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Immigration activist detained by ICE in Chicago

Francisco Silva, 49, was detained Friday for violating bond conditions stemming from his 2015 DUI conviction.

Francisco Silva (center) with his wife and teenage son, Javier, in their home in Albany Park. Villa was detained on Aug. 23 by agents with the U.S. Immigration and Customs Enforcement.
Francisco Silva (center) with his wife and teenage son, Javier, in their home in Albany Park. Villa was detained on Aug. 23 by agents with the U.S. Immigration and Customs Enforcement.
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A member of a prominent immigration rights group was detained by federal immigration agents Friday for violating conditions of his bond stemming from a 2015 DUI conviction.

U.S. Immigration and Customs Enforcement had the discretion to let 49-year-old Francisco Silva go but decided to book him instead, his lawyer said.

“We had a mountain of evidence to present today, but it seems like the ICE officers already had their minds made up before we entered the room,” immigration attorney Bindhu Vijayan said at a news conference.

Since illegally entering the United States in 1999, Silva has lived in the Chicago area. He currently lived in Albany Park, with his wife and their teenage son, Javier.

Silva and his family are active members in Organized Communities Against Deportations, a group founded in 2010 focused on battling the incarceration “of Black, brown, and immigrant communities in Chicago and surrounding areas.”

Supporters of Francisco Silva hold a rally outside of U.S. Immigration and Customs Enforcement’s field office in the Loop on Aug. 23 calling on the agency to release him from custody.
Carlos Ballesteros/Sun-Times

Following his 2015 DUI conviction, Silva was taken to Stateville Correctional Center in Joliet and placed in ICE custody. The agency released him on bond a few days later and began his deportation proceedings.

After his arrest, Silva came into contact with Organized Communities Against Deportation, which helped him navigate the immigration court system. Soon, while battling his ongoing deportation case, Silva began attending protests in support of other immigrants in similar situations.

Silva again was arrested for another DUI in 2018 — violating conditions of his bond from his arrest three years earlier. At the recommendation of his defense attorney, he eventually pleaded guilty. He spent a night at Stateville and was placed on house arrest for a year. He completed his sentence last week. Immediately after, ICE agents told Silva to appear at the agency’s field office in the Loop on or before Friday to review his bond from 2015.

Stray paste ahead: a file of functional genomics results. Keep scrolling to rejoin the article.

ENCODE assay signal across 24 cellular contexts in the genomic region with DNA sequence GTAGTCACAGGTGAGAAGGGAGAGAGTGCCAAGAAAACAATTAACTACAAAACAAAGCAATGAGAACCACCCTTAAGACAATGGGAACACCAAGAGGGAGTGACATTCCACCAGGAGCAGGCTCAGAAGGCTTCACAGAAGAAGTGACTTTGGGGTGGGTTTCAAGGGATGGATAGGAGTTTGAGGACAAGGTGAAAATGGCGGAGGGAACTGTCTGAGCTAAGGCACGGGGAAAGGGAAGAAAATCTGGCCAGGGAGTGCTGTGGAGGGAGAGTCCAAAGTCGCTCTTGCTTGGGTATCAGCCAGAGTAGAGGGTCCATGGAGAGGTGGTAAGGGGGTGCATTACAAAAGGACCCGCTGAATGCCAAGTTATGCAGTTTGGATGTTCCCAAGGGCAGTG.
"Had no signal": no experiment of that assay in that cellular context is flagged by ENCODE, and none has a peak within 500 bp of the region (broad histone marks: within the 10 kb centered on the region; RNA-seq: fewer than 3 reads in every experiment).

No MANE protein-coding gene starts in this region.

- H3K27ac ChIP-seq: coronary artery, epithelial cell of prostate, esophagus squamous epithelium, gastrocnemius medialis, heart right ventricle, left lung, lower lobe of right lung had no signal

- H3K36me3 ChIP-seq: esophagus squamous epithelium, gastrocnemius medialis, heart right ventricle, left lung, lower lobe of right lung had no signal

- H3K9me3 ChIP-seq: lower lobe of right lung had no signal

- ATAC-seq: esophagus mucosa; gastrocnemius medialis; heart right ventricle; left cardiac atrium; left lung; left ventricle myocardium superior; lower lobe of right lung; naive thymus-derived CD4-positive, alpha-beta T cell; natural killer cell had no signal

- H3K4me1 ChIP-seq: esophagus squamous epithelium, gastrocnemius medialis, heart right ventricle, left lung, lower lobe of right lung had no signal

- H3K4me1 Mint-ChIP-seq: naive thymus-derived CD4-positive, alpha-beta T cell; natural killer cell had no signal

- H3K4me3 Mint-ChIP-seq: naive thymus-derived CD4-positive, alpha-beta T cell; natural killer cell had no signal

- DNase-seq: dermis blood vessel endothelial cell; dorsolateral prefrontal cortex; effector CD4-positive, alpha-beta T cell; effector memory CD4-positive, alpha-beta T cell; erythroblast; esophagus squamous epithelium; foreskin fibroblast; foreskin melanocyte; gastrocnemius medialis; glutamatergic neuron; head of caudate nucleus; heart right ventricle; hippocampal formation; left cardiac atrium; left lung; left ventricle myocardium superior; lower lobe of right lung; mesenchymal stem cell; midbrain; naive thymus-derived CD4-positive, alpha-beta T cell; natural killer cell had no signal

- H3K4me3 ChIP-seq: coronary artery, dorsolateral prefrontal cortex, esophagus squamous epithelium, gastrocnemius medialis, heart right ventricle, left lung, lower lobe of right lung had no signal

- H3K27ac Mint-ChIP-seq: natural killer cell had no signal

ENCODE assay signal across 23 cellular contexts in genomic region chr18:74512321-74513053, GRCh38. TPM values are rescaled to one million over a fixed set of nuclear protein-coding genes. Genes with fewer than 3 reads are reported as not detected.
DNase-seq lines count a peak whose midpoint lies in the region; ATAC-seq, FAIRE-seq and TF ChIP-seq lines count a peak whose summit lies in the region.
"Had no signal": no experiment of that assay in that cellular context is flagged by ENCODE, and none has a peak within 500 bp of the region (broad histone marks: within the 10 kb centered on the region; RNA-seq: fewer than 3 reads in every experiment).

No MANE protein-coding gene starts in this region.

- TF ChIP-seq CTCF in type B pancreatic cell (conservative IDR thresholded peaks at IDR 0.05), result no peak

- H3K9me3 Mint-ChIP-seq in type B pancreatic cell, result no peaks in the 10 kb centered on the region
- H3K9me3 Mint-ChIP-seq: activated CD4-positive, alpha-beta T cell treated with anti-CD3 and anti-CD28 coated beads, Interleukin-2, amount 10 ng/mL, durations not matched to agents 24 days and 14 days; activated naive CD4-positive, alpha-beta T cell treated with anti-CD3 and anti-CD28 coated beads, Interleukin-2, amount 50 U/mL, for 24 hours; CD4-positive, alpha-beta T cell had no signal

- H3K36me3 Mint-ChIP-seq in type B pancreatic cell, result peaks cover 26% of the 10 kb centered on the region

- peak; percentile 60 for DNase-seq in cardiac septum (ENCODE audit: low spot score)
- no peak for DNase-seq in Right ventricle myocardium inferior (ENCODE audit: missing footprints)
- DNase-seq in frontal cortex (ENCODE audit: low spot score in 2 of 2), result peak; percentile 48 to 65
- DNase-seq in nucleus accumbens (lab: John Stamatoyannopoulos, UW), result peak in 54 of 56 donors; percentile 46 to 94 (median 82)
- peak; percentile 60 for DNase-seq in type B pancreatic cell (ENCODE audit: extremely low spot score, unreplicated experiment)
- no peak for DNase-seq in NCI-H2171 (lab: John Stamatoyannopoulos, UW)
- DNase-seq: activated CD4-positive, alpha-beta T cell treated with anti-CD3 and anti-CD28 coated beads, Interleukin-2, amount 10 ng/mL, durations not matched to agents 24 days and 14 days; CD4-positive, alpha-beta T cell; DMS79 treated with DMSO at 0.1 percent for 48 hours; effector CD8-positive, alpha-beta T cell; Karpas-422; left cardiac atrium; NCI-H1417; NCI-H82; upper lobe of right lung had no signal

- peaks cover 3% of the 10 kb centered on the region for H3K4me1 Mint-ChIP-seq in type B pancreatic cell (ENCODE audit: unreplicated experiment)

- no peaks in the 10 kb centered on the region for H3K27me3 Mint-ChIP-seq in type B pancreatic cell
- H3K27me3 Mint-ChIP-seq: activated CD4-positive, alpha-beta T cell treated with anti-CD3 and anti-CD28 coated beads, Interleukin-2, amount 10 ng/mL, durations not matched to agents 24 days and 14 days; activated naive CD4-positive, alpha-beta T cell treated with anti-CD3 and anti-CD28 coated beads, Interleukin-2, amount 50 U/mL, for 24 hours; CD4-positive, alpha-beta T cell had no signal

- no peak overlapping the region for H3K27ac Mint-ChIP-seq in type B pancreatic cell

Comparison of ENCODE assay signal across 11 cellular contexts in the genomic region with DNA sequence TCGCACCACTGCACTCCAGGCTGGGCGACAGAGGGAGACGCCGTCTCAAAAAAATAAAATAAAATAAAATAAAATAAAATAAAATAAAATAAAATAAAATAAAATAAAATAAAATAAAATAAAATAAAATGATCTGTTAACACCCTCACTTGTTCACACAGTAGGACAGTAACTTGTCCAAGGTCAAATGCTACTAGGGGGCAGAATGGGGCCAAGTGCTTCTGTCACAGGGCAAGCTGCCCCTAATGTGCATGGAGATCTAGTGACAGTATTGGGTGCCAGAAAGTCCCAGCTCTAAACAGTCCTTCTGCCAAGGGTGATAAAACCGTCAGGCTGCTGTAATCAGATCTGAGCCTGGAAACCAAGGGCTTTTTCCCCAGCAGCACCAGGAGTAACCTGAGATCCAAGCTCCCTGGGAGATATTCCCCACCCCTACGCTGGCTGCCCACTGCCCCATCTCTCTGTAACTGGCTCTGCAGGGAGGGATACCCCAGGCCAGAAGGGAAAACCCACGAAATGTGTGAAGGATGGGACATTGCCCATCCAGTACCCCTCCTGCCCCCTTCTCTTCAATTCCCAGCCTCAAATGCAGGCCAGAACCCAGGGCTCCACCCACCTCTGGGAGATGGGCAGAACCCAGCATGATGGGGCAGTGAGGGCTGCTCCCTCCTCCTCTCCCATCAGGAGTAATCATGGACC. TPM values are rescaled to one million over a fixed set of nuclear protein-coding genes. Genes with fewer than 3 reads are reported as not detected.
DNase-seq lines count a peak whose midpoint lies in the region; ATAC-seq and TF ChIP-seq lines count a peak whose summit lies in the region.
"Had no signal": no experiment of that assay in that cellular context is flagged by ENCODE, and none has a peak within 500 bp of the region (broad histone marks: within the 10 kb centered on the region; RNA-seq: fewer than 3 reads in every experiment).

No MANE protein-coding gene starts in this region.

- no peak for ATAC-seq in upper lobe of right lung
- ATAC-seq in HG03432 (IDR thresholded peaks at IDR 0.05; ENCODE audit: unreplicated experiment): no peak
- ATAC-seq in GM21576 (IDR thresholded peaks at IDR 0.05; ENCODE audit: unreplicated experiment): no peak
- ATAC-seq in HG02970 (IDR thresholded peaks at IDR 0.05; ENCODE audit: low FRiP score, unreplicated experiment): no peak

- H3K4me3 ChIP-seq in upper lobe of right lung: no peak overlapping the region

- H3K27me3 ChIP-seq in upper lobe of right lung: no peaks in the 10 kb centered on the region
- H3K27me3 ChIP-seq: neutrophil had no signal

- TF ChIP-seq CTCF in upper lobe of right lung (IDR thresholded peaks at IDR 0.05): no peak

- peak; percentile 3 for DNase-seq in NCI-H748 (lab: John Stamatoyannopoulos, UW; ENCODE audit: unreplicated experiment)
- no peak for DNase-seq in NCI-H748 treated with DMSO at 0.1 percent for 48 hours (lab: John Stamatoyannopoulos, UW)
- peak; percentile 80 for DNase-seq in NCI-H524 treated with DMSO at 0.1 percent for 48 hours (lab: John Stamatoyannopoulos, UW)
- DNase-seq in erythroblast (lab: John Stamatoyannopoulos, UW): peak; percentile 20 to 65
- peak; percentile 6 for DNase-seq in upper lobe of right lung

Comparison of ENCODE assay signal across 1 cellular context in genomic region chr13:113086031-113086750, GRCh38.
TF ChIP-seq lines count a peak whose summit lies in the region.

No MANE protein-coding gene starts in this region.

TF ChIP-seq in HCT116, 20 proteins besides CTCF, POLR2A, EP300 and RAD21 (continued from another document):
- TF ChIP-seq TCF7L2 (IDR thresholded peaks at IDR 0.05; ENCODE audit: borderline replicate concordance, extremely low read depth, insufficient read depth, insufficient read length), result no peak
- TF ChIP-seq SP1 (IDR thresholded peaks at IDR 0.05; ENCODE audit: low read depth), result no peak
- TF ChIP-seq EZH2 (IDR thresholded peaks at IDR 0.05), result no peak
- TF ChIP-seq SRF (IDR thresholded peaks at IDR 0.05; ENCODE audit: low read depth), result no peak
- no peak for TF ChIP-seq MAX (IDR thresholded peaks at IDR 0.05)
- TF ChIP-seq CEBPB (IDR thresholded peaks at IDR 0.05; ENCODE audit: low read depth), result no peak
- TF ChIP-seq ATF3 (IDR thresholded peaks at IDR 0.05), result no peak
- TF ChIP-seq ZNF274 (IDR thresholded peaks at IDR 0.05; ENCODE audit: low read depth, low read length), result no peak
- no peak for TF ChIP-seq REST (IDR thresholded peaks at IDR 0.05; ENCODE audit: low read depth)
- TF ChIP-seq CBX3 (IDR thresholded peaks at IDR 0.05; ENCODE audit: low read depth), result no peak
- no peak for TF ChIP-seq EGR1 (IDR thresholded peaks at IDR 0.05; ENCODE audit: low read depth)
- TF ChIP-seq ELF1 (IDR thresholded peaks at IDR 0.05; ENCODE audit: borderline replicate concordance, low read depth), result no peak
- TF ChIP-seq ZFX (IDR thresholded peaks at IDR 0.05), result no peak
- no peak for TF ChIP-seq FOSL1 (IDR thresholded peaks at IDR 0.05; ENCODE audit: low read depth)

Silva waited until Friday to show up to his hearing, where ICE officers eventually detained him.

Supporters of Francisco Silva stand outside U.S. Immigration and Customs Enforcement’s field office in the Loop, Aug. 23, 2019. They are calling the agency’s acting director of its Chicago office, leaving messages asking that he release Silva from custody.
Carlos Ballesteros/Sun-Times

“There are no words to describe the harm ICE is inflicting upon the Silva family,” Xanat Sobrevilla, a deportation defense organizer with OCAD, said in an emailed statement.

“This morning Francisco was hopeful that ICE would not separate them, but unfortunately this is a common practice for this agency. Our families go into this building only to be kidnapped behind those glass doors.”

About two dozen people showed up Friday at the ICE field office in support of Silva, including Ald. Carlos Ramirez-Rosa (35th), who represents part of Albany Park.

“[Silva] is not a threat to our community. [ICE] sent a clear message to our community: If you have a check-in [at the field office], you run the risk of being detained and being deported,” he said.

It’s unclear when ICE plans on deporting Silva. The agency declined to comment.

Carlos Ballesteros is a corps members of Report for America, a not-for-profit journalism program that aims to bolster Sun-Times coverage of Chicago’s South Side and West Side.